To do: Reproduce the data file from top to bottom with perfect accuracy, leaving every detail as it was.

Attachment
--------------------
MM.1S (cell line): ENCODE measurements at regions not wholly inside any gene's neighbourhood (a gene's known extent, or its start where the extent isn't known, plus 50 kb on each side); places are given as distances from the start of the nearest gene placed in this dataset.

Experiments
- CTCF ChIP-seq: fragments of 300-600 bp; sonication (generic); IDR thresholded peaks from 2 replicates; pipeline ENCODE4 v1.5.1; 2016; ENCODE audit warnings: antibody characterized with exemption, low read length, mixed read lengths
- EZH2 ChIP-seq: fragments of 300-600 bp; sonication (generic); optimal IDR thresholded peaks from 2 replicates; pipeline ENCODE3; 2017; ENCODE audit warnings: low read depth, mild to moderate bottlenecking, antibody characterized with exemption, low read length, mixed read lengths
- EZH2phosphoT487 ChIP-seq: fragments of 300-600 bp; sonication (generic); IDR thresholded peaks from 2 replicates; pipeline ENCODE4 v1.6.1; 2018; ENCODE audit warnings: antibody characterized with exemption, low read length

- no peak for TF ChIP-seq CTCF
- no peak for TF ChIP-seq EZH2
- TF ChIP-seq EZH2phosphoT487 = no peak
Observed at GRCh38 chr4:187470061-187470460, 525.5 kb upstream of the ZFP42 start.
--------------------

MM.1S (cell line): ENCODE measurements at regions not wholly inside any gene's neighbourhood (a gene's known extent, or its start where the extent isn't known, plus 50 kb on each side); places are given as distances from the start of the nearest gene placed in this dataset.

Experiments
- CTCF ChIP-seq: fragments of 300-600 bp; sonication (generic); IDR thresholded peaks from 2 replicates; pipeline ENCODE4 v1.5.1; 2016; ENCODE audit warnings: antibody characterized with exemption, low read length, mixed read lengths
- EZH2 ChIP-seq: fragments of 300-600 bp; sonication (generic); optimal IDR thresholded peaks from 2 replicates; pipeline ENCODE3; 2017; ENCODE audit warnings: low read depth, mild to moderate bottlenecking, antibody characterized with exemption, low read length, mixed read lengths
- EZH2phosphoT487 ChIP-seq: fragments of 300-600 bp; sonication (generic); IDR thresholded peaks from 2 replicates; pipeline ENCODE4 v1.6.1; 2018; ENCODE audit warnings: antibody characterized with exemption, low read length

- no peak for TF ChIP-seq CTCF
- no peak for TF ChIP-seq EZH2
- TF ChIP-seq EZH2phosphoT487 = no peak
Observed at GRCh38 chr4:187470061-187470460, 525.5 kb upstream of the ZFP42 start.